MeiQ: Labyrinth of Death Review

By Shawn Collier on October 6, 2016

Developer Compile Heart has had an interesting record in terms of game releases, especially in their games brought over to western territories. They've released games with numerous issues such as the Mugen Souls entries, but on the other hand there's games like Trillion: God of Destruction that really took me by surprise as the game initially seemed like it was cut from the same cloth as some of their lower-quality releases. With their latest game, MeiQ: Labyrinth of Death, how does it fall on that scale?

The general plot to MeiQ: Labyrinth of Death is that the game's world has stopped spinning and a group of five female "Machina Mages" have came to the city of Southern Cross to find the secret to making the world spin again. Of course, since this is a game, this involves heading into four towers, beating the bosses that lay within and performing a cleansing ritual in the holy hot springs that are at the top of the tower.

The characters themselves are pretty much your stereotypical JRPG archetypes, alongside the main villains and some side villains who try to interfere with you along the way. If you've played some of Compile Heart's other non-Trillion entries, you probably have a good idea of how this all plays out trope-wise.

And bringing things back to that "cleansing ritual" mentioned earlier, this ties into the fan service "” or ironically not as much as you might initially think based on the promotional graphics. The character models are the typical approach you might expect from a Japanese Vita anime-inspired dungeon RPG, and most of the female leads have larger-than-usual breasts with outfits that are somewhat revealing.

The ironic part is that while many games of the genre that have this graphical approach would revel in this, the hot springs scenes ironically are incredibly tame considering what Compile Heart has done in the past in similar scenes. I'm not saying that I want more lewdness, but considering the narrative doesn't do anything interesting like Trillion: God of Destruction did, it feels more like a tease here than anything else.

One area where Compile Heart has worked on is in the gameplay mechanics. The developer has been criticized routinely for making their games unnecessarily complex, whereas MeiQ: Labyrinth of Death goes for much more simpler and traditional mechanics, especially in areas like stats where games like Mugen Souls blew the complexity sky high.

MeiQ uses an elemental system, although its elements are in the forms of fire, earth, water, wood and metal. So there's a slight deviation from the types you'd normally expect, but after a few battles it becomes second nature. It's still far less than most other games of the genre, though, so it shouldn't be an issue for most people, if any.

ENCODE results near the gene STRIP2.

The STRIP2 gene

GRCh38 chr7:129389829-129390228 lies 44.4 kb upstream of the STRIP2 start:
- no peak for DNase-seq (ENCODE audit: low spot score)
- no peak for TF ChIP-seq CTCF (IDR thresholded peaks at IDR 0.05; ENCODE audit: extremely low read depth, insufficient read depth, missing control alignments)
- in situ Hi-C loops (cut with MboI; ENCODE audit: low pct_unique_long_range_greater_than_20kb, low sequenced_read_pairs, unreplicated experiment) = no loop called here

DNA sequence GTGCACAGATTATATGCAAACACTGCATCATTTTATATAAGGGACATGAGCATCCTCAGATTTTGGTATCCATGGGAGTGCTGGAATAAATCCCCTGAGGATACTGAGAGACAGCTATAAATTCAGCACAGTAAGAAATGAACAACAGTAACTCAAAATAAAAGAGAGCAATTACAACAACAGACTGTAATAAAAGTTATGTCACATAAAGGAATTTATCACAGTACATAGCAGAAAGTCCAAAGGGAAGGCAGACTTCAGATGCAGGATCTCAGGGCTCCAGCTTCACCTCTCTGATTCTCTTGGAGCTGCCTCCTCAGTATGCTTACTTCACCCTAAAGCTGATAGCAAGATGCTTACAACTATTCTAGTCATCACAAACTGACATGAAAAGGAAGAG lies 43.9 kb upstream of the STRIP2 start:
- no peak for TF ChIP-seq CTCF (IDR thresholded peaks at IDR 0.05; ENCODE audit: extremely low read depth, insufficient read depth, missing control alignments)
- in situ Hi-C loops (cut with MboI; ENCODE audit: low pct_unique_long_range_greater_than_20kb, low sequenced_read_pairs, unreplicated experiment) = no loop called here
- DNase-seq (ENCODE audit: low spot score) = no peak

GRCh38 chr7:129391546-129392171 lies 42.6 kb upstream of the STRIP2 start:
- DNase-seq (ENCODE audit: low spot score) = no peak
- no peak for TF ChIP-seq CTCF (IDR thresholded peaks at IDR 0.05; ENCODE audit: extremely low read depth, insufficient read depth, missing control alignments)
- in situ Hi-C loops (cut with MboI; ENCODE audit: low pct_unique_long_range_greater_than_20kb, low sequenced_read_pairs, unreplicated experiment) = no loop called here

Dungeons in MeiQ are your typical first-person perspective, although their layouts are fixed instead of randomly generated when you enter them. This comes into play when you need to return to prior dungeons occasionally at times to remove obstacles such as roadblocks. The dungeons themselves look nice, but they don't have any real graphical "hook" to them to distinguish them from the many other Vita anime-inspired dungeon RPGs out there.

The primary unique twist to MeiQ is the "Guardian" mechanic. As stated earlier you control five heroines, but in battle only three can actually participate. But under normal circumstances, they don't fight directly and instead use a Guardian in their place. These Guardians are what you use to attack and defend with, but you have to switch back to the heroines to use items or magic which can be done without penalty in battle via a simple button press. If a Guardian falls in battle the heroine takes their place, but if all of them fall you get a game over. Each of these Guardians can be customized with items you obtain or buy, and there's a need to make sure the attributes of the Guardian match up with the innate attributes of the heroine.

In terms of voiceovers, you get both English and Japanese voice options here. Idea Factory International did a really good job here trying to match up the two options in terms of actors as best as possible, so there isn't a real downside to picking the dub over the original voices."¨

Final Thoughts

MeiQ: Labyrinth of Death is a decent, but not memorable Japanese anime-inspired dungeon RPG. It checks all the right boxes and is much more approachable than Compile Heart's previous attempts, but some might say it loses something in that process. If you need your genre fix this is worth picking up, but it's a toss-up if you're on the fence.

The English dub matches up quite nicely against the original Japanese voiceovers.
The gameplay mechanics as much more simplified than previous games from the developer, which is welcome in certain aspects.
It's fun to tweak and customize your Guardians and best match them up with the heroines.
There's a fair bit of fan service going on with the character designs and aspects like the hot springs, but there's no real payoff like you'd expect.
The characters follow the usual tropes you'd expect and don't venture outside of them, unlike some of the developer's other games.
Some might dislike the need to backtrack occasionally to previous dungeons.
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